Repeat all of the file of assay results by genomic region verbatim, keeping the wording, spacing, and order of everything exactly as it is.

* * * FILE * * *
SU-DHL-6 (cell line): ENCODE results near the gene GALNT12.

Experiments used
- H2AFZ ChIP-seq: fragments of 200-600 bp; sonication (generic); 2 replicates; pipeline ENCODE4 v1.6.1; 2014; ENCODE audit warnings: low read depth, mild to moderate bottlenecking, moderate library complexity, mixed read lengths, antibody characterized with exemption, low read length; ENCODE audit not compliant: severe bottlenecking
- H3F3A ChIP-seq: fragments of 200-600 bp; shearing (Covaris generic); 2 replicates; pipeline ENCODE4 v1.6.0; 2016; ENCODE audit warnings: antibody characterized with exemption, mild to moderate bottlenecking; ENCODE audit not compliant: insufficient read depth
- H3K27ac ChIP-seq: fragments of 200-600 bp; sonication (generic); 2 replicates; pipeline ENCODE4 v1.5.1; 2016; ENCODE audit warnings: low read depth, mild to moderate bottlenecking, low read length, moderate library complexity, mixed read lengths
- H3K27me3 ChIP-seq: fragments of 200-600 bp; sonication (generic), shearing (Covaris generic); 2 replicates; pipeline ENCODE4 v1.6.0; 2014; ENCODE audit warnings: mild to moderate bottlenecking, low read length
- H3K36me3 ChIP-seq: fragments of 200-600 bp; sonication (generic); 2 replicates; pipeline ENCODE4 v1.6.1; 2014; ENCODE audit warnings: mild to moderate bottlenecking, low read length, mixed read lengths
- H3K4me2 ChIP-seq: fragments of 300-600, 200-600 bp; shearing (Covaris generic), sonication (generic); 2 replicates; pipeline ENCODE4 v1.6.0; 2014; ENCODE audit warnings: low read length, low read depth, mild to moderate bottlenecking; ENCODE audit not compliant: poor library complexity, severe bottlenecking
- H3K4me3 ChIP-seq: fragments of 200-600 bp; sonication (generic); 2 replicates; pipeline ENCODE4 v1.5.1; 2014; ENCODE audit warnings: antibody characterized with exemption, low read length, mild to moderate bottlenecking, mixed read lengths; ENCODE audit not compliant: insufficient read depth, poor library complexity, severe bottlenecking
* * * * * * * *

SU-DHL-6 (cell line): ENCODE results near the gene GALNT12.

Experiments used
- H2AFZ ChIP-seq: fragments of 200-600 bp; sonication (generic); 2 replicates; pipeline ENCODE4 v1.6.1; 2014; ENCODE audit warnings: low read depth, mild to moderate bottlenecking, moderate library complexity, mixed read lengths, antibody characterized with exemption, low read length; ENCODE audit not compliant: severe bottlenecking
- H3F3A ChIP-seq: fragments of 200-600 bp; shearing (Covaris generic); 2 replicates; pipeline ENCODE4 v1.6.0; 2016; ENCODE audit warnings: antibody characterized with exemption, mild to moderate bottlenecking; ENCODE audit not compliant: insufficient read depth
- H3K27ac ChIP-seq: fragments of 200-600 bp; sonication (generic); 2 replicates; pipeline ENCODE4 v1.5.1; 2016; ENCODE audit warnings: low read depth, mild to moderate bottlenecking, low read length, moderate library complexity, mixed read lengths
- H3K27me3 ChIP-seq: fragments of 200-600 bp; sonication (generic), shearing (Covaris generic); 2 replicates; pipeline ENCODE4 v1.6.0; 2014; ENCODE audit warnings: mild to moderate bottlenecking, low read length
- H3K36me3 ChIP-seq: fragments of 200-600 bp; sonication (generic); 2 replicates; pipeline ENCODE4 v1.6.1; 2014; ENCODE audit warnings: mild to moderate bottlenecking, low read length, mixed read lengths
- H3K4me2 ChIP-seq: fragments of 300-600, 200-600 bp; shearing (Covaris generic), sonication (generic); 2 replicates; pipeline ENCODE4 v1.6.0; 2014; ENCODE audit warnings: low read length, low read depth, mild to moderate bottlenecking; ENCODE audit not compliant: poor library complexity, severe bottlenecking
- H3K4me3 ChIP-seq: fragments of 200-600 bp; sonication (generic); 2 replicates; pipeline ENCODE4 v1.5.1; 2014; ENCODE audit warnings: antibody characterized with exemption, low read length, mild to moderate bottlenecking, mixed read lengths; ENCODE audit not compliant: insufficient read depth, poor library complexity, severe bottlenecking